We started the day with a traditional hearty breakfast from the East Barnby catering team. A selection of cereals and juice were available. The “main” course was sausages, hash browns, mushrooms and tomato. There was plenty of toast, too.
Our groups split in to sailors and canoeists, each receiving a detailed briefing on what to wear and what to bring.
A short minibus trip took us to Scaling Dam Reservoir and the sailing club where East Barnby keep their Laser Pico sailing boats. We had to set them up with daggerboards, rudders, booms and masts. Luckily, the masts already had the sails on ready to unfurl.
Then it was into wetsuits and out into the lake. First, a quick dip to get used to the water. Second, pushing the boats out on their little trailers. Finally, into the boats and out across the water.
There’s definitely a knack to sailing and we all tried hard to get it. The weather was certainly being kind; sunny and warm but with a fickle twist. The breeze was gentle and just the right strength for beginners. Figuring out which way it was blowing, while simultaneously guiding the tiller and adjusting the sail was an important and tricky skill. It didn’t help when the wind suddenly changed direction!
After a nice sandwich lunch, we spent most of the afternoon out on the water. Soon, some were really scudding across as they picked up the feel of their boat.
The first job facing our canoeists, on arrival at the river Esk, was to unload the long canoes from their trailers. Next, it was time to learn some paddling techniques on dry land before taking to the river.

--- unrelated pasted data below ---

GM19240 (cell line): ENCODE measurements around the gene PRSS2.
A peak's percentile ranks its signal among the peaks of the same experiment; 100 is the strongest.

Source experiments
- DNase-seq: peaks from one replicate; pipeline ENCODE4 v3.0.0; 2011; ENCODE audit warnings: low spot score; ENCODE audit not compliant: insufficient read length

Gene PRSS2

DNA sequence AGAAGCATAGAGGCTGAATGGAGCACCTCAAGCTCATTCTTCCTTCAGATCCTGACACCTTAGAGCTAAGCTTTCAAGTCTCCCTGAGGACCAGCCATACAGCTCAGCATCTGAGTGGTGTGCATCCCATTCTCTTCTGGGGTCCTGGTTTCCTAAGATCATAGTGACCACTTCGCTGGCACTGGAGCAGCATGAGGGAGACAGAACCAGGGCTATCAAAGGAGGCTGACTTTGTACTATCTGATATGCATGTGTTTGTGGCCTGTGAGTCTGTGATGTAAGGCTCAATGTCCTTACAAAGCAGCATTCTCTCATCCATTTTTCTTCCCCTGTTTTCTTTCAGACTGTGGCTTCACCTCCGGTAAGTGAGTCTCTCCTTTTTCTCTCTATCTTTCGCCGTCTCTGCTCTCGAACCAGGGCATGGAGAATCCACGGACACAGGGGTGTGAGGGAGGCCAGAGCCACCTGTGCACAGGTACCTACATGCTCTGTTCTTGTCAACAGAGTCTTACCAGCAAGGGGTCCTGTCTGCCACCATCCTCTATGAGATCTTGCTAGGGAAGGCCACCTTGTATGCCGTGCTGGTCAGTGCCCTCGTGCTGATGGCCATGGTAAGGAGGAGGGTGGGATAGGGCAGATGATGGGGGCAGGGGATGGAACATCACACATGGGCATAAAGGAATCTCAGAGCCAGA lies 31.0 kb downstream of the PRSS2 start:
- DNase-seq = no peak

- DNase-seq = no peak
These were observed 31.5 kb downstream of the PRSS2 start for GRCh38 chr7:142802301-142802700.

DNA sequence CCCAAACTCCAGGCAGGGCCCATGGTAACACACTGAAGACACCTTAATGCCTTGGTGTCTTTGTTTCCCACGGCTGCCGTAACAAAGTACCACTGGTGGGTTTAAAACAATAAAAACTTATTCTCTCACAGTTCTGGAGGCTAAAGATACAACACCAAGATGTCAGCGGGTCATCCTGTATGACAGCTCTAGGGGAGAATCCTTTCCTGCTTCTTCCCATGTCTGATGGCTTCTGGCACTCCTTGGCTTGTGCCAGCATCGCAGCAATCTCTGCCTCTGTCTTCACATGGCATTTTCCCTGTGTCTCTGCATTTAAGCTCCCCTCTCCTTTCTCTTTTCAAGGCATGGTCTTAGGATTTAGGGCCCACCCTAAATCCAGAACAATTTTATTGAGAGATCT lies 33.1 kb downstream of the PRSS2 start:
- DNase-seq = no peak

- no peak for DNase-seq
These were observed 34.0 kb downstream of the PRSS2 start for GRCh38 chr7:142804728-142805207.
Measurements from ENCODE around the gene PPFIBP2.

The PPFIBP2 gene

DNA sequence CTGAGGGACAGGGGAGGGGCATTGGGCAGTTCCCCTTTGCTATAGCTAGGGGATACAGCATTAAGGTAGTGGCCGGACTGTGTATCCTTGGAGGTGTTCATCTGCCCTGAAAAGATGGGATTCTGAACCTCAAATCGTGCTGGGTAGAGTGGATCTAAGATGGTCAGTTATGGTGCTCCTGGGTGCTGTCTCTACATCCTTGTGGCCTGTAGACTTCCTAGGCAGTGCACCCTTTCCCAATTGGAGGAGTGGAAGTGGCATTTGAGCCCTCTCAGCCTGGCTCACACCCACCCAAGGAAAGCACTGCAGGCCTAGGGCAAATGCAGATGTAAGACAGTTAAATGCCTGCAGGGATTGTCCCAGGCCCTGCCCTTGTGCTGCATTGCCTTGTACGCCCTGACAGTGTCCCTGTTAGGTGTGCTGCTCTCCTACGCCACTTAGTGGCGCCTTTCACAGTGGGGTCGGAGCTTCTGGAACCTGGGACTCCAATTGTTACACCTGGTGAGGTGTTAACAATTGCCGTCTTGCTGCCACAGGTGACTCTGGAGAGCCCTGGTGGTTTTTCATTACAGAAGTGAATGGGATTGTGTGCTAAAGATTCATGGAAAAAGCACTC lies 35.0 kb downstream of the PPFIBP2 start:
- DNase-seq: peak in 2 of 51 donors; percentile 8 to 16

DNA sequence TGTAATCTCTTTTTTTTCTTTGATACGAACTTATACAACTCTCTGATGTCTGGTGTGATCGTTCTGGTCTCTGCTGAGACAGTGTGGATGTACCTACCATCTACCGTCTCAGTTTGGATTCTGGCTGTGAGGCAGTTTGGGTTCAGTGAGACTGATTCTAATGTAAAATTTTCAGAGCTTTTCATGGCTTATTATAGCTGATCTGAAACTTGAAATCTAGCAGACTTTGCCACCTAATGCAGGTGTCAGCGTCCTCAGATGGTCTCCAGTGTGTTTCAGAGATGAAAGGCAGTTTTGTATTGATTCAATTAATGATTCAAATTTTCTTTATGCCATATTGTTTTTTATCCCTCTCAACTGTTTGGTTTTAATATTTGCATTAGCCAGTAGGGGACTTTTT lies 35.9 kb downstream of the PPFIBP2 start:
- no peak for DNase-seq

Once full control of each canoe had been achieved by its crew of three, it was time to head off down the river towards Whitby Harbour. There were plenty of games and skill drills on the way, not mention a picnic lunch on Lunch Island.
The visual highlight of the trip might well have been the impressive brick built Larpool Viaduct that used to carry the Whitby and Scarborough railway over the Esk. The excitement highlight could easily have been shooting white water rapids at the Ruswarp wier.
The sight of Whitby Abbey, high on the hill above the town, was the ultimate reward for all the hard paddling, as the group arrived in Whitby Harbour. The final task was to tbe boats back on their trailers.
Everyone had a healthy apetite on our return to the East Barnby centre in time for tea at a quarter past five. The choice today was between a pulled chicken curry with rice and naan bread or a burger in a bun with wedges and salad. A chocolate slice and custard followed up for pudding. There was, soon after, a chance to spend a little pocket money on sweets and souvenirs at the tuck shop.
Suitably refreshed, we began our evening activities. Everyone had a go at shooting down the dry ski slope on little saucer shaped sledges. The funny thing about a dry ski slope is that they aren’t dry! Lots of little nozzles, space out all over, constantly sprayed water onto the surface, reducing friction.
The night line was a difficult challenge to navigate a obstacle course while blindfolded, following a guideline. We worked in teams with a sighted guide and a blindfolded person. The obstacles included; dodging trees, netting and tangle ropes, old tires both on the ground and hanging from trees, a tunnel and planks. Some children fell into a little mud, others got tangled in ropes, but everyone tried hard and managed to complete the course.
Soon, it was time for hot chocolate, a choice of biscuit and calming for bed. Some have said the bunks are comfy, sturdy and warm. So much so, that at half past seven on Wednesday morning, one child is still sleeping soundly.
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